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cycleclinic

Member since Sep 2016 • Last active Dec 2018
  • 5 conversations
  • 736 comments

Dad, husband cyclist, wheel builder and bike shop owner/importer.

http://www.thecycleclinic.co.uk
http://www.velodistribution.co.uk

Most recent activity

  • in Mechanics & Fixin'
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    As already said alloy nipples break mainly if the spokes are too short. The spoke needs to come up to the top of the nipple or slightly above. Sapim nipple freeze or the DT equivalent is essential too spoke stop or slow corrosion.

  • in Mechanics & Fixin'
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    As already said alloy nipples break mainly if the spokes are too short. The spoke needs to come up to the top of the nipple or slightly above. Sapim nipple freeze or the DT equivalent is essential too spoke stop or slow corrosion.

  • in Mechanics & Fixin'
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    If t sounds fine to me. That crank bolt is best tightened as tight as you can. You can only do it up so much anyway and that's how tight it's meant to be. too loose and it unwinds and the cranks fall off without the need of a puller.

  • in Mechanics & Fixin'
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    May be the tyre is the cause but the tension should drop evenly. Yes it should be tried but make sure the tension are even. Evening the tensions does not always make the rim round. Sometimes you have make it round the even the tensions out.

  • in Mechanics & Fixin'
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    Not exactly. The loads are high due to the diamter the braking loads act over the hub flange. If you had a symmetrical disc brake hub the situation would be the same. the tension changes on the rotor side is not proportional to the static spoke tension. The tension changes will be dependant on the torque applied just like on a rim brake rear wheel with the exception that unless your chris hoy you cant apply disc brake torque when pedalling.

  • in Mechanics & Fixin'
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    you can make it more complicated but the result still is disc brakes put more load on the the spokes than rim brakes do on average. The exact ammount will depend on a number of factors but it is wrong to assume they don't.

  • in Mechanics & Fixin'
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    the retartadation rate in the toque part. Torque = moment of roation inertia x angluar aceleration. So it is in there. the higher the retardation rate the higer the torque applied

  • in Mechanics & Fixin'
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    The kinetic energy removed maybe the same but due to the rotor size difference between a rim and the disc brake rotor the forces on the spokes are quite different. The higher forces on the spokes applied at the hub flange (set by the hub flange diameter to rim diameter) do not mean higher retardation force on the bike. I have corrected my first post on this. There is a glaring error.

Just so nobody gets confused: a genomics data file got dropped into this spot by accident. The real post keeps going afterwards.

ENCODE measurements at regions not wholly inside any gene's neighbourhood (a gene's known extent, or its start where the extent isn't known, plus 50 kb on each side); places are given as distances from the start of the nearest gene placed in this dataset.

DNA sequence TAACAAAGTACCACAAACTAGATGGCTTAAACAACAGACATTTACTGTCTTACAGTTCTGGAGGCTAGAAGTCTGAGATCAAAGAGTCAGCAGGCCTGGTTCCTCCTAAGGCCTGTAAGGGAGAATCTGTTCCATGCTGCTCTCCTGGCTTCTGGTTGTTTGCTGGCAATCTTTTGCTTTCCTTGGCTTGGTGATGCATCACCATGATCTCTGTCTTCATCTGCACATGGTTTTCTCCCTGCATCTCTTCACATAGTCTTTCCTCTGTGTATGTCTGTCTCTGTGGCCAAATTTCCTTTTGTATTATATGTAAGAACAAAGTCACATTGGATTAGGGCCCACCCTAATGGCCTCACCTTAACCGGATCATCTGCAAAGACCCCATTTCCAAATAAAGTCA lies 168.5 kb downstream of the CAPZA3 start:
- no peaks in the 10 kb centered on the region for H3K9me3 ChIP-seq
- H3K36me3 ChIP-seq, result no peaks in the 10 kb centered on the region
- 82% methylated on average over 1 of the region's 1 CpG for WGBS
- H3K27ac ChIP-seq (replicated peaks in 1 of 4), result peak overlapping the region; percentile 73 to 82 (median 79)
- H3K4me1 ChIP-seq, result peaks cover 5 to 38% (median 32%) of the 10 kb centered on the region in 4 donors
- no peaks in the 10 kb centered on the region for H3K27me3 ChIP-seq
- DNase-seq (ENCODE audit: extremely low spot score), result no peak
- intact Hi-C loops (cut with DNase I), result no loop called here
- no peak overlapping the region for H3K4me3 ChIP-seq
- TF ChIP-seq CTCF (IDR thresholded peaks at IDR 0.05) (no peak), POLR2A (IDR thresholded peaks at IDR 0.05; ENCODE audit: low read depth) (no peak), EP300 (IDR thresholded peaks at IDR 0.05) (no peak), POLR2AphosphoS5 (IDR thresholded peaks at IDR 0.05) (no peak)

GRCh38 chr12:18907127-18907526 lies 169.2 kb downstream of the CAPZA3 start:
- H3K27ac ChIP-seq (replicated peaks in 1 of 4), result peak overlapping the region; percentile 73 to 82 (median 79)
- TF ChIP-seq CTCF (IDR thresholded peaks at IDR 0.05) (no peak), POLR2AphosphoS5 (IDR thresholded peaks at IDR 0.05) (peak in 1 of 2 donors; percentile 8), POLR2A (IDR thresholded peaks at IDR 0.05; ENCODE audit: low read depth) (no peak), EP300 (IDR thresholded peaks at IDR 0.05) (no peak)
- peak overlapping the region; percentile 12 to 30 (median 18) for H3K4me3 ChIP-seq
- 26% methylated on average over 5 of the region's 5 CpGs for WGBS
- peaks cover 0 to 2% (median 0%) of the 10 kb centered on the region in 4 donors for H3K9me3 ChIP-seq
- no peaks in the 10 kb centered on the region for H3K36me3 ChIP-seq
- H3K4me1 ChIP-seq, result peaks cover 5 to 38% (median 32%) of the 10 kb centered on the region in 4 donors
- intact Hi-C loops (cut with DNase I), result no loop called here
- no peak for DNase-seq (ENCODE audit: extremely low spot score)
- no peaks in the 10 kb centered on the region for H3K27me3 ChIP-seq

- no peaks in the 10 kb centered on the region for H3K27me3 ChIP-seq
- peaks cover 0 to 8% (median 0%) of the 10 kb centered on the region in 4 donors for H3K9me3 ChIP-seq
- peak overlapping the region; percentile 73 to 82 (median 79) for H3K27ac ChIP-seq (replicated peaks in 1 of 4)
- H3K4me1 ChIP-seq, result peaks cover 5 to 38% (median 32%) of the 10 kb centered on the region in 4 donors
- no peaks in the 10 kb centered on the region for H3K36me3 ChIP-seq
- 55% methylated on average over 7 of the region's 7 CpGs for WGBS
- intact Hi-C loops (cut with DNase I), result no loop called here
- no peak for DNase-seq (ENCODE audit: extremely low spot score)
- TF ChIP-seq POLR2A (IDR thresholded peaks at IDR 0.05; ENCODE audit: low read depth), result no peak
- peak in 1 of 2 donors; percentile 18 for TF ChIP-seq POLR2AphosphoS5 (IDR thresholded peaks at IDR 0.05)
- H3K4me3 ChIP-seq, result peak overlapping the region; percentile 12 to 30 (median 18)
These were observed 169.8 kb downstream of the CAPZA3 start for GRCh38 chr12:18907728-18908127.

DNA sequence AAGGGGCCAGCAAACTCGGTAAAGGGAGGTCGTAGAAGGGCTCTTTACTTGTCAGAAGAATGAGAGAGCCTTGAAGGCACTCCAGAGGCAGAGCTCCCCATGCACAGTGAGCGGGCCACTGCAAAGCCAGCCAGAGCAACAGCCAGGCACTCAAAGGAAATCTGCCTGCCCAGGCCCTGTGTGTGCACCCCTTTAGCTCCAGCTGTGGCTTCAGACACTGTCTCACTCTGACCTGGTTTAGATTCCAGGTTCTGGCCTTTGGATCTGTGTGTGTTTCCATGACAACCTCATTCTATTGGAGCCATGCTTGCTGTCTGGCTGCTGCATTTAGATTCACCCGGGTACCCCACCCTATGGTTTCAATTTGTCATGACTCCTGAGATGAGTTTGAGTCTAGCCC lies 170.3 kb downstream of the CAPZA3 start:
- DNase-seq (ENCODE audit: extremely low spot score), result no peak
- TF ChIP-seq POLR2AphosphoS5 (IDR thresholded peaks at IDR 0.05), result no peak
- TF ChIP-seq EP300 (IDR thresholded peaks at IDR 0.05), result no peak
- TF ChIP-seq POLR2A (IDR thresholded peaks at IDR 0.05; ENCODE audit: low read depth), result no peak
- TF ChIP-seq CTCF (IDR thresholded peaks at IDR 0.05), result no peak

As I have shown torque = force applied * diameter of rotor.

    Energy in one revolution is actually work done=torque*2*pi

    Assuming tangential spokes
    So W.D = (braking torque)2pi = force(rotor diameter). That could be rim or brake.

    The work done here is fixed. The rotor diameter is not. It's 10 times larger for the rim than the hub flange pcd ( assuming 62mm Shimano 6 bolt flanges) so the force on the spokes has to becl different. Small disc brake hubs just make matters worse.

    So bringing energy into this changes nothing.

    So when you apply physics/naths the answer falls out. I used to teach this subject and maths too.

    The problem is you are misunderstanding the relationship between torque and energy.

  • in Current Projects
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    Campag 10 speed ergos work with an 7 speed Shimano cassette if you use an Shimano rd. With a campag rd you can only use a 10 speed casstte from campagnolo or miche. Miche make a 13-30t.

    Just saying.
    https://www.google.co.uk/amp/s/jefaisduv­elo.wordpress.com/2013/04/13/shimergo-co­nversion-campagnolo-veloce-10-spd-powers­hift-ergos/amp/

  • in Mechanics & Fixin'
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    Disc brakes do place more braking loads on spokes than rim brakes can. You can work out what the difference is by taking the ratio of the rim diameter to the rotor diameter.

    Force(rim) x d(rim) =force(rotor) *d(rotor)

    So for a 160mm rotor a disc brake thd braking torque goes through the hub fglsnge. Braking forces on spokes are therefore 10 times as much load on the spokes as a rim brake can at the limit of tyre adhesion.

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